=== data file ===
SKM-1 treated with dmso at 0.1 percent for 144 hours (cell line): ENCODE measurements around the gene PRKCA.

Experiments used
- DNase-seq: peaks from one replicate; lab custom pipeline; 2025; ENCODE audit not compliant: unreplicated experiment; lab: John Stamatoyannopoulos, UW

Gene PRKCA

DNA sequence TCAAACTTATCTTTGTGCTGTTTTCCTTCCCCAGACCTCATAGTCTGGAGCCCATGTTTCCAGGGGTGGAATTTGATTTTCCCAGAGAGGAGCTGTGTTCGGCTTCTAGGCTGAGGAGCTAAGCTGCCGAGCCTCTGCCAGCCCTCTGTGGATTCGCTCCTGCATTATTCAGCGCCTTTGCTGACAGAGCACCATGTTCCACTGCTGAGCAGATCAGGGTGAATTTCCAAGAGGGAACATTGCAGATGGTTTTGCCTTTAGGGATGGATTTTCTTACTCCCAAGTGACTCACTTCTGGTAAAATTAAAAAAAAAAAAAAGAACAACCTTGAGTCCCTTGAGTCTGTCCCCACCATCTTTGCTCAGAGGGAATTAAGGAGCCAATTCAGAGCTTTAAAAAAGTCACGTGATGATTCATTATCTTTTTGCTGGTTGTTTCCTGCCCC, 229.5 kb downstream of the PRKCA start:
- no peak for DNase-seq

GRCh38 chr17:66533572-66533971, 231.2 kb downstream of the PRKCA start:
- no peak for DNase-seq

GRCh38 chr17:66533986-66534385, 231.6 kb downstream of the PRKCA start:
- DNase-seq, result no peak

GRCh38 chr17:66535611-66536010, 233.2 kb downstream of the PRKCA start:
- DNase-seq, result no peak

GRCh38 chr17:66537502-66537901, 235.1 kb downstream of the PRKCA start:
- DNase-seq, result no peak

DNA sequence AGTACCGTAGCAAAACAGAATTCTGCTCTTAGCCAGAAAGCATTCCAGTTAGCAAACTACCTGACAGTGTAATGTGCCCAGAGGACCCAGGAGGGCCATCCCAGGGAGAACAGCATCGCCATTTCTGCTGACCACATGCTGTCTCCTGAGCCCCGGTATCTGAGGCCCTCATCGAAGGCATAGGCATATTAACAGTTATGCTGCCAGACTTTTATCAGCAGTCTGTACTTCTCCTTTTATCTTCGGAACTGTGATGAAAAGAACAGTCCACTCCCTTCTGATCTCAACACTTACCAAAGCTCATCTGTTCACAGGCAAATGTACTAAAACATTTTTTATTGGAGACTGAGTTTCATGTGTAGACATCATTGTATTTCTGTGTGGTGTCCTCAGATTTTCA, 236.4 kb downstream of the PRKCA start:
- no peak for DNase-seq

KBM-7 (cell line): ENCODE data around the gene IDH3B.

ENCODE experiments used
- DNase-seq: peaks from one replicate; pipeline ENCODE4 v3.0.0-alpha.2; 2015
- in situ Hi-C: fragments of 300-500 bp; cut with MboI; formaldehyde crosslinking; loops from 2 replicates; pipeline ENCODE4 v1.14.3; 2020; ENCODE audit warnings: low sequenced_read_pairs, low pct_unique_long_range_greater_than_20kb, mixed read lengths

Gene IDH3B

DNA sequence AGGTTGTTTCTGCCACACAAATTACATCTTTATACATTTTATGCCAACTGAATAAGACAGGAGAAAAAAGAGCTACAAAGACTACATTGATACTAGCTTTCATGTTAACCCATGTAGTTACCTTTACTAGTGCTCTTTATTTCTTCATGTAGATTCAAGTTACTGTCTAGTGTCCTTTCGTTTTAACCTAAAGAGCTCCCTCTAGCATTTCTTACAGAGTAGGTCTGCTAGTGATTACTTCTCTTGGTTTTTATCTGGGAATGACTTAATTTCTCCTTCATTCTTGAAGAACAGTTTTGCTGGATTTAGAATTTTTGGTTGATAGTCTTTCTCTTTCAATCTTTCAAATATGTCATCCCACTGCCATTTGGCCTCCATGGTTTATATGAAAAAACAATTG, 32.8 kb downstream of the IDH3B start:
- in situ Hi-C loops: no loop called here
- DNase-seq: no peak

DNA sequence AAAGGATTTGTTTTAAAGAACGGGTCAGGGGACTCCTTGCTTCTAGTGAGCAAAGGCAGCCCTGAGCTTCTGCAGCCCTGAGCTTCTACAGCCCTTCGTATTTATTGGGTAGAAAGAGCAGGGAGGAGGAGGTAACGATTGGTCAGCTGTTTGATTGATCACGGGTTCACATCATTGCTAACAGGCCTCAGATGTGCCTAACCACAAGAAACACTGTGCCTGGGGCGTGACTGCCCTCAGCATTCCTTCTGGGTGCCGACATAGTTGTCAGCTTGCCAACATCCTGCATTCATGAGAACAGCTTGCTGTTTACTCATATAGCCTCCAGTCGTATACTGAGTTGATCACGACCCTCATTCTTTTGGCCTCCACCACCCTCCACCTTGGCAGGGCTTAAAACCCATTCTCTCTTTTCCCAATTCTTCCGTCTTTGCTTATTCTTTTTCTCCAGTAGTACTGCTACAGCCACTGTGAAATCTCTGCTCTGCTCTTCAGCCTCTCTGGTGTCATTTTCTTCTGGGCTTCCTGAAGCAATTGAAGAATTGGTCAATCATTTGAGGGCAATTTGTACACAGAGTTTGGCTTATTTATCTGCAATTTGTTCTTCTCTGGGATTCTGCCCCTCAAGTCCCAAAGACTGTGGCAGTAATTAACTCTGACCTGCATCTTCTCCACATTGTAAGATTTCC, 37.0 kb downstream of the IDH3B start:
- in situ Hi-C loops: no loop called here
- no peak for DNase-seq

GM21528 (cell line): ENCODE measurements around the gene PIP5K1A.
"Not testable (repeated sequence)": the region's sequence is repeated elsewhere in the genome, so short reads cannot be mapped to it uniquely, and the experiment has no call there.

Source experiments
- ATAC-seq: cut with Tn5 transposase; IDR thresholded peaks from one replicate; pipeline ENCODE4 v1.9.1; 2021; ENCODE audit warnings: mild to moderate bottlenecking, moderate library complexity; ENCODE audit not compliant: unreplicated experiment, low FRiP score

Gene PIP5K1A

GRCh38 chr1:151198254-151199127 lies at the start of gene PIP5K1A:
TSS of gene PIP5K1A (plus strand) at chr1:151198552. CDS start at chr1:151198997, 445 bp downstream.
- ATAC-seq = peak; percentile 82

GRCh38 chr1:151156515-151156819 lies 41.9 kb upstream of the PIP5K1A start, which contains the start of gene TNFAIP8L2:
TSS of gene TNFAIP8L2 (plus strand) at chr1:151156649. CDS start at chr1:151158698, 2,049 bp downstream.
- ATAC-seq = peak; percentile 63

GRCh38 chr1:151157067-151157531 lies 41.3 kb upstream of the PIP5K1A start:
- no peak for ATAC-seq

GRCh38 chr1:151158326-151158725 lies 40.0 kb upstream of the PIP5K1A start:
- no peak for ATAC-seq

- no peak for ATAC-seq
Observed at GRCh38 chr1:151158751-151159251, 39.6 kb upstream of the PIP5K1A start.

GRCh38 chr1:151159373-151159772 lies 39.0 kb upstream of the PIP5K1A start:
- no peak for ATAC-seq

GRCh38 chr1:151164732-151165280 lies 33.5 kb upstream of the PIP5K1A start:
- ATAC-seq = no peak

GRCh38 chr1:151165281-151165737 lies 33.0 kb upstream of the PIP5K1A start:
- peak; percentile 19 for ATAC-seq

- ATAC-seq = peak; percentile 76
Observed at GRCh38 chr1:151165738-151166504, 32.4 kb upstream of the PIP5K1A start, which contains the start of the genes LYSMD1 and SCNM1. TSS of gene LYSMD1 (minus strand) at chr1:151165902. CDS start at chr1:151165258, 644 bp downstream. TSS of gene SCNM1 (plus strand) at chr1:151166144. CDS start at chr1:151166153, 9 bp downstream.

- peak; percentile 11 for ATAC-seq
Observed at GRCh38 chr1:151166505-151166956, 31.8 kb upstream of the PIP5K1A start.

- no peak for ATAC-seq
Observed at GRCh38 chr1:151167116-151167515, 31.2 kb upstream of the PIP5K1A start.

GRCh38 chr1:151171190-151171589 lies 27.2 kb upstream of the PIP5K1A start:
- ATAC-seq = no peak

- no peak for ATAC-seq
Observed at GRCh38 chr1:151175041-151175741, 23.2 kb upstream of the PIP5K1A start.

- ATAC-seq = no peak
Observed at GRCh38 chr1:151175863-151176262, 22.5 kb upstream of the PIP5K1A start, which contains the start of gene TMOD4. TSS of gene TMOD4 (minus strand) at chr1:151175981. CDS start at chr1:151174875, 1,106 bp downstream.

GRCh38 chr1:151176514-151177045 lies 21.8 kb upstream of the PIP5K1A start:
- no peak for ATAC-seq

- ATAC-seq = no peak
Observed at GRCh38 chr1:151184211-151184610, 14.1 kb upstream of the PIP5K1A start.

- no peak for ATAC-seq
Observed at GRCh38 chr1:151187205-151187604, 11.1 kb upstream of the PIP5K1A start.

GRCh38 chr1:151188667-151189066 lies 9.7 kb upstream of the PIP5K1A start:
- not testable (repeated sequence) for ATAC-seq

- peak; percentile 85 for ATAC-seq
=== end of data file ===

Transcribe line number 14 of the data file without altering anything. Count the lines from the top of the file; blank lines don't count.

- DNase-seq, result no peak